SPC Website, 31st October 2018
Seven hundred years. That’s the time the Mont-Dore forest in New Caledonia will need to regenerate, after a bush fire destroyed most of it last year.
Fire is part of natural regulation of forest ecosystems. Since forever, it is also part of the relationship between men and forests. A study commissioned by WWF in New Caledonia showed that Kanak communities have at least 25 uses for fire, from stubble-burning to fighting pests to communication to hunding to symbolic uses.
Melanesians were not the only ones using fire. Miners and early farmers did too. But in recent years, bush fires grew to alarming levels. Fires go faster and further, and they threaten unique ecosystems. Red and black soils in mining districts of Southern New Caledonia have extremely high cobalt, manganese, chrome and nickel levels that would kill most plants – those that thrive are mostly endemic.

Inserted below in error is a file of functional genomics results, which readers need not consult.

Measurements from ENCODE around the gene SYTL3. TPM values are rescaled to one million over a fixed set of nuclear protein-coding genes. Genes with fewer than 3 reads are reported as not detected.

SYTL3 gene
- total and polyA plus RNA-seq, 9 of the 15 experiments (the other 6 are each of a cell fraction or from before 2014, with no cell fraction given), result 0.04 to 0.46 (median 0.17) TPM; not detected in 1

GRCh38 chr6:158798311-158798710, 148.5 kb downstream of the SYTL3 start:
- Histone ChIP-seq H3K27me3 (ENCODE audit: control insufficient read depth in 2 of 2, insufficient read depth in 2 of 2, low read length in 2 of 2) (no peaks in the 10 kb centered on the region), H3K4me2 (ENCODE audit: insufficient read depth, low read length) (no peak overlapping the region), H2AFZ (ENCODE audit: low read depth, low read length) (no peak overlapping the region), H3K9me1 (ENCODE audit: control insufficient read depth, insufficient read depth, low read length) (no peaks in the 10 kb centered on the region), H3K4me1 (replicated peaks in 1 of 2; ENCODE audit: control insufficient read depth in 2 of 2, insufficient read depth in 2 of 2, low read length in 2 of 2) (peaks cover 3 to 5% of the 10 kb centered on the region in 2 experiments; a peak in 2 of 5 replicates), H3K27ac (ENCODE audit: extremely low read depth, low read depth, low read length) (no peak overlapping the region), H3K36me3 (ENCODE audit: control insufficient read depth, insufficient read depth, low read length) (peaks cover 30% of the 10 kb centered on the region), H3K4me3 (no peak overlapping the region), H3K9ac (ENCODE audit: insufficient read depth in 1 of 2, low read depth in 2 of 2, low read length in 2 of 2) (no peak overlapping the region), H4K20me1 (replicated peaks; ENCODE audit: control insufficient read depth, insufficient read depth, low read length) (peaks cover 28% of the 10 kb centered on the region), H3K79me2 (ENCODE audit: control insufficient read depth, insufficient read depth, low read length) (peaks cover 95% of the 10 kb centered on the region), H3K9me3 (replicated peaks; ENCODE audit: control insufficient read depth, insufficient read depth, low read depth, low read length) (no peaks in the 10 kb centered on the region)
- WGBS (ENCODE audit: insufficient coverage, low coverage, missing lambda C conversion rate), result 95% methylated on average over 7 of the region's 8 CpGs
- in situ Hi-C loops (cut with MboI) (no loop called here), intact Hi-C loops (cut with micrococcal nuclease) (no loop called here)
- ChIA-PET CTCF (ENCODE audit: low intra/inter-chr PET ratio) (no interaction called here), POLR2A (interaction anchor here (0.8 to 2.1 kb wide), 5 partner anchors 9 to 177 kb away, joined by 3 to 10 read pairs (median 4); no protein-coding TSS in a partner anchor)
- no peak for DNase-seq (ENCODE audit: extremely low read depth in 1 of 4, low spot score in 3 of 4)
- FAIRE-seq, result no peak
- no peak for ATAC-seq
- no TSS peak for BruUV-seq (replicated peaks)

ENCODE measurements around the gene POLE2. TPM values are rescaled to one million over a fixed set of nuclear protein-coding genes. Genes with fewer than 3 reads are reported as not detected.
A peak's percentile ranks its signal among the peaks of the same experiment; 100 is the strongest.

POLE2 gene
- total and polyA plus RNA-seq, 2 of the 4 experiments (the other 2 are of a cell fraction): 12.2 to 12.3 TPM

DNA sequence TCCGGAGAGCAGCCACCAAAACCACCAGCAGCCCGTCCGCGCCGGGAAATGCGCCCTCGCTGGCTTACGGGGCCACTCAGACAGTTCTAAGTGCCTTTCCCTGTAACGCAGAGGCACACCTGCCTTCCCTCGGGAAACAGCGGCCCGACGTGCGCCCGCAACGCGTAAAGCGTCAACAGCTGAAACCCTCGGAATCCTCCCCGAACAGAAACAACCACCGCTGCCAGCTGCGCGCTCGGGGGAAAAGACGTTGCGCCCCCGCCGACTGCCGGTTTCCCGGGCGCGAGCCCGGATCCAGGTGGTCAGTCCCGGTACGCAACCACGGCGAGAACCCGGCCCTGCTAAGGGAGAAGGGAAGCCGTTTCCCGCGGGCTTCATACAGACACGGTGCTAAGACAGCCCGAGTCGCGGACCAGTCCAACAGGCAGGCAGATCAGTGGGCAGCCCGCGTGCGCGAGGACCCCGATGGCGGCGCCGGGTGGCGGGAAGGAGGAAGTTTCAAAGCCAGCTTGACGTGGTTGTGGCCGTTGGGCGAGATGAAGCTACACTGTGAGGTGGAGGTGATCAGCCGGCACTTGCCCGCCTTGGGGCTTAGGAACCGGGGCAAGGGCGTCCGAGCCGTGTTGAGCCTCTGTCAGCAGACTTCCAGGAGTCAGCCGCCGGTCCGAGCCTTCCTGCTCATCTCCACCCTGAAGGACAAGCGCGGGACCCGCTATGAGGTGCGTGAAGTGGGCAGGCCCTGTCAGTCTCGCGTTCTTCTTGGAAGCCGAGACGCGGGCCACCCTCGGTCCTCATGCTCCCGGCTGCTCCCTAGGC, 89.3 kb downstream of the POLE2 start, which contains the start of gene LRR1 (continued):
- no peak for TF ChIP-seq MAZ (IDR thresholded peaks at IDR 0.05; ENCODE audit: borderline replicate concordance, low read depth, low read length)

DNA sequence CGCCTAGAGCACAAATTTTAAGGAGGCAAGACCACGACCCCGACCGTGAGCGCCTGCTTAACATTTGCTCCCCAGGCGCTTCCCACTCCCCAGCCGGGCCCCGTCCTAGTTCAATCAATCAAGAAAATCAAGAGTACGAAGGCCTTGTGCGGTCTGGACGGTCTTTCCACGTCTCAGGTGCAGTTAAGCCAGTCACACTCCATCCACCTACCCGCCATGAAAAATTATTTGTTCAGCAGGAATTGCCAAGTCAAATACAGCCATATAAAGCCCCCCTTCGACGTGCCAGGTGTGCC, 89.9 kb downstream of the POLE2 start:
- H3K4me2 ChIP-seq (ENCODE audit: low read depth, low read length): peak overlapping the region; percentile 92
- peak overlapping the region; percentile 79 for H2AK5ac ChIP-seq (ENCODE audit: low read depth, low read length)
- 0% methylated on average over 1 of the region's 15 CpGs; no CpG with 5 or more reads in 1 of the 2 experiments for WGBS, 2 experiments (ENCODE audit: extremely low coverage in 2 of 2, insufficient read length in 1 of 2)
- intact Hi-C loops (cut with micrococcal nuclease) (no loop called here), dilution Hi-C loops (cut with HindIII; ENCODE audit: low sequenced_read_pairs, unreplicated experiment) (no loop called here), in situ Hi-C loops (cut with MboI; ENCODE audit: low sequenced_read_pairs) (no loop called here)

“Some of those bushes grow a centimetre every second year, and there is only a few specimens in the entire world”, says Dr Yannick Dominique, who works with the Pacific Community in coordinating the RESCCUE project.